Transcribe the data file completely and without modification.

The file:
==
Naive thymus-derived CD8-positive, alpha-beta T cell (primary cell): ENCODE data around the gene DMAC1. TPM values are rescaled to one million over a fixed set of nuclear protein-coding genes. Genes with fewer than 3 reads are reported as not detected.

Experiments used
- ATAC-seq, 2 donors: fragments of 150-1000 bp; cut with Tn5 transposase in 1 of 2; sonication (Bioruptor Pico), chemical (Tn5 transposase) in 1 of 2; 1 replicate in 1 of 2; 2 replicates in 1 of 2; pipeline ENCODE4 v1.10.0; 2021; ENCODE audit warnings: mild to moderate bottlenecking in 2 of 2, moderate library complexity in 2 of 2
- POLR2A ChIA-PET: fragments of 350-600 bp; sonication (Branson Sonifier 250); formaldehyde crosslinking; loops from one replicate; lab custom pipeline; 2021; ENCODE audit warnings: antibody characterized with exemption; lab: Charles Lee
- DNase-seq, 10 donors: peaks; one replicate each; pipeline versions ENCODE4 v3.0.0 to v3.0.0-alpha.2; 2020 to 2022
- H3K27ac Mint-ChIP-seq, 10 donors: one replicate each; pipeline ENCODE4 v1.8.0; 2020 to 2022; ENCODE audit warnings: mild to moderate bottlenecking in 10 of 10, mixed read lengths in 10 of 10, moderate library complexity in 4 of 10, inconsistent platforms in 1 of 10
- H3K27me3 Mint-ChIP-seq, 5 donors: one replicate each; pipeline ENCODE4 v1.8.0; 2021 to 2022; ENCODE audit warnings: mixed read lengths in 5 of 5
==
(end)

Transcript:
Naive thymus-derived CD8-positive, alpha-beta T cell (primary cell): ENCODE data around the gene DMAC1. TPM values are rescaled to one million over a fixed set of nuclear protein-coding genes. Genes with fewer than 3 reads are reported as not detected.

Experiments used
- ATAC-seq, 2 donors: fragments of 150-1000 bp; cut with Tn5 transposase in 1 of 2; sonication (Bioruptor Pico), chemical (Tn5 transposase) in 1 of 2; 1 replicate in 1 of 2; 2 replicates in 1 of 2; pipeline ENCODE4 v1.10.0; 2021; ENCODE audit warnings: mild to moderate bottlenecking in 2 of 2, moderate library complexity in 2 of 2
- POLR2A ChIA-PET: fragments of 350-600 bp; sonication (Branson Sonifier 250); formaldehyde crosslinking; loops from one replicate; lab custom pipeline; 2021; ENCODE audit warnings: antibody characterized with exemption; lab: Charles Lee
- DNase-seq, 10 donors: peaks; one replicate each; pipeline versions ENCODE4 v3.0.0 to v3.0.0-alpha.2; 2020 to 2022
- H3K27ac Mint-ChIP-seq, 10 donors: one replicate each; pipeline ENCODE4 v1.8.0; 2020 to 2022; ENCODE audit warnings: mild to moderate bottlenecking in 10 of 10, mixed read lengths in 10 of 10, moderate library complexity in 4 of 10, inconsistent platforms in 1 of 10
- H3K27me3 Mint-ChIP-seq, 5 donors: one replicate each; pipeline ENCODE4 v1.8.0; 2021 to 2022; ENCODE audit warnings: mixed read lengths in 5 of 5